Surgical treatments for dysphagia are varied. The choice of procedure depends upon the cause of dysphagia.
- Dilation of the lower esophageal sphincter in achalasia is done by having the patient swallow a tube with a balloon on the end that is positioned across the lower esophageal sphincter with the help of X-ray, and the balloon is blown up suddenly. The goal is to stretch - actually to tear - the sphincter. This also can be useful in the treatment of strictures and Schatzki rings as well as other anatomical conditions associated with dysphagia.
- The lower esophageal sphincter also can be cut surgically in a procedure called esophagomyotomy. The surgery can be done using a large abdominal incision or laparoscopically through small punctures in the abdomen or chest.
- Other surgical procedures depend upon the exact location and extent of the anatomical abnormality that is causing the dysphagia.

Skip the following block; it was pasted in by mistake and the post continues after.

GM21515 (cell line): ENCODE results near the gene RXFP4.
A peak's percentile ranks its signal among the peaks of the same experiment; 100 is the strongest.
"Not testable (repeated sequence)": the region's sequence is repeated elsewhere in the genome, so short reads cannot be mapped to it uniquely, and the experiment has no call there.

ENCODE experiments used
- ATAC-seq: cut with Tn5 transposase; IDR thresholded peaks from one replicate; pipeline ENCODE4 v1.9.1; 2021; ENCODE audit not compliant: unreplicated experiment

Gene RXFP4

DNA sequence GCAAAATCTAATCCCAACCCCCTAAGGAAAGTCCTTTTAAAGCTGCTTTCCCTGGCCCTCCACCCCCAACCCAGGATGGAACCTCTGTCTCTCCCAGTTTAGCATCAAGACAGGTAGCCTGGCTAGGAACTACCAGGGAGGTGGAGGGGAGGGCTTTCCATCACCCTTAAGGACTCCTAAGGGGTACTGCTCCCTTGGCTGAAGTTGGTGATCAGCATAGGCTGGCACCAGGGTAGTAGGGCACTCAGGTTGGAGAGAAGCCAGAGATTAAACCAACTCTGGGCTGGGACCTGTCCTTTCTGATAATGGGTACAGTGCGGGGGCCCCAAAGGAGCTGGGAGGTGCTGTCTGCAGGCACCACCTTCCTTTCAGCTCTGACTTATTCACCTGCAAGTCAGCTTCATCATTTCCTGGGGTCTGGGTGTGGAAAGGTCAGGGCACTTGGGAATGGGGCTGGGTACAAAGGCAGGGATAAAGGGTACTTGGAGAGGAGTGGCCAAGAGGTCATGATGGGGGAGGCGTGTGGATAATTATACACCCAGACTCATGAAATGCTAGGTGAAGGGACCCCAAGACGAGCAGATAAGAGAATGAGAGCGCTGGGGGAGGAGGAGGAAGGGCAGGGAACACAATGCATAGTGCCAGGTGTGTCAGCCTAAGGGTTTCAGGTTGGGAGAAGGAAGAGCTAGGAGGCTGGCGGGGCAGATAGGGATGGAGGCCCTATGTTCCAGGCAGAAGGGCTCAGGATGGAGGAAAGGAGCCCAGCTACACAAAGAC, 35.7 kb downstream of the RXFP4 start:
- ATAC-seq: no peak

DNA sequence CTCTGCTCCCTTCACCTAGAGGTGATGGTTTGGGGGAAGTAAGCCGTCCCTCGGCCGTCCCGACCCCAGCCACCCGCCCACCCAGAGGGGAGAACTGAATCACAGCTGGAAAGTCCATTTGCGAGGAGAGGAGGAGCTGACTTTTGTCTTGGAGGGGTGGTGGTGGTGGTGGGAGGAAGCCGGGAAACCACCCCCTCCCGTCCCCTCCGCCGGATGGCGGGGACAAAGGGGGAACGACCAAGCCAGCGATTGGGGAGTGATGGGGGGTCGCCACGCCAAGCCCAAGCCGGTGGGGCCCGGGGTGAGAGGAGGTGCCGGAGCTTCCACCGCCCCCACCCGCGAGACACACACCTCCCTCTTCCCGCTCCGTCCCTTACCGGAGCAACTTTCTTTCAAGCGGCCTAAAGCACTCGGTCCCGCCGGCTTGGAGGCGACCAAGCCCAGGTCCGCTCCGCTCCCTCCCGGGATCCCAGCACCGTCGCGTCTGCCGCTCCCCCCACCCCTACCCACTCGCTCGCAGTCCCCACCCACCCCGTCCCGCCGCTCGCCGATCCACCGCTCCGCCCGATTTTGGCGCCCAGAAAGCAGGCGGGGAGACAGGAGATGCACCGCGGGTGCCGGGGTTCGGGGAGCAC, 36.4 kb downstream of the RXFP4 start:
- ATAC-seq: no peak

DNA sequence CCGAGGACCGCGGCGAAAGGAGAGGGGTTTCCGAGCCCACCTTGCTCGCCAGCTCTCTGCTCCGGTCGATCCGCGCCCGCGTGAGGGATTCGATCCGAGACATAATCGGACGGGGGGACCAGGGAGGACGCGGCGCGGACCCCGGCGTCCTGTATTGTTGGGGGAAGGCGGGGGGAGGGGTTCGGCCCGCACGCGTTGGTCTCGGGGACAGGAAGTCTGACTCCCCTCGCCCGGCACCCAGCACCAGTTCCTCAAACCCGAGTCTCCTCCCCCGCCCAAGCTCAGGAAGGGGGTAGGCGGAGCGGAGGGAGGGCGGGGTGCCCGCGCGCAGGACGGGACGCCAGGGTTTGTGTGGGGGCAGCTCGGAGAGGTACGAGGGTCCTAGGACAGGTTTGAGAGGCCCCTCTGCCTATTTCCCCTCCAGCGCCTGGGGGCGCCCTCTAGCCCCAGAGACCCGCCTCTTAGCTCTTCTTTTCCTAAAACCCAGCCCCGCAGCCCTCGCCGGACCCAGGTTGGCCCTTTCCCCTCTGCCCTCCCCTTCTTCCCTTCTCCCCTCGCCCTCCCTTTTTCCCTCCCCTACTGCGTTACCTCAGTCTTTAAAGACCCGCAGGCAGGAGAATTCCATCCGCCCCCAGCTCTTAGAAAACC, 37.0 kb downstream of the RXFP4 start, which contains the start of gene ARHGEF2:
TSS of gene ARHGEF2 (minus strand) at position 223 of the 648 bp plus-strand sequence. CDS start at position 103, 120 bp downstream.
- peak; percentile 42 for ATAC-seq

Surgical procedures also may be necessary to increase a patient's nutritional status in cases of severe dysphagia. A nasogastric (NG) tube is used for feeding when the condition is not expected to be a long-term problem. For chronic cases of severe dysphagia, a percutaneous endoscopic gastrostomy (PEG) tube can be inserted surgically directly through the skin into the stomach in order to deliver food directly into the stomach.
Follow-up recommendations depend upon the cause of the dysphagia and the type of treatment that has been performed. It is important to keep all follow-up appointments and follow the instructions of the health care provider.
Is Dysphagia Preventable?
Dysphagia is preventable only to the extent that the underlying condition that caused the dysphagia is preventable. Many chronic neuromuscular conditions and diseases of connective tissue are not preventable.
Symptoms and complications of GERD can be minimized or prevented by medications (see previously).
What Is Dysphagia Prognosis?
It is not possible to predict the prognosis or outlook for dysphagia in general because so many different conditions can be responsible for this symptom. The outlook in each case is dependent upon the reason for the dysphagia and a patient's underlying medical condition(s).
Reviewed on 11/20/2017
Medically reviewed by John A. Daller, MD; American Board of Surgery with subspecialty certification in surgical critical care
Drossman, D, ed. Rome III: The Functional Gastrointestinal Disorders, 3rd ed,
Degnon Associates, Inc, McLean, VA, 2006.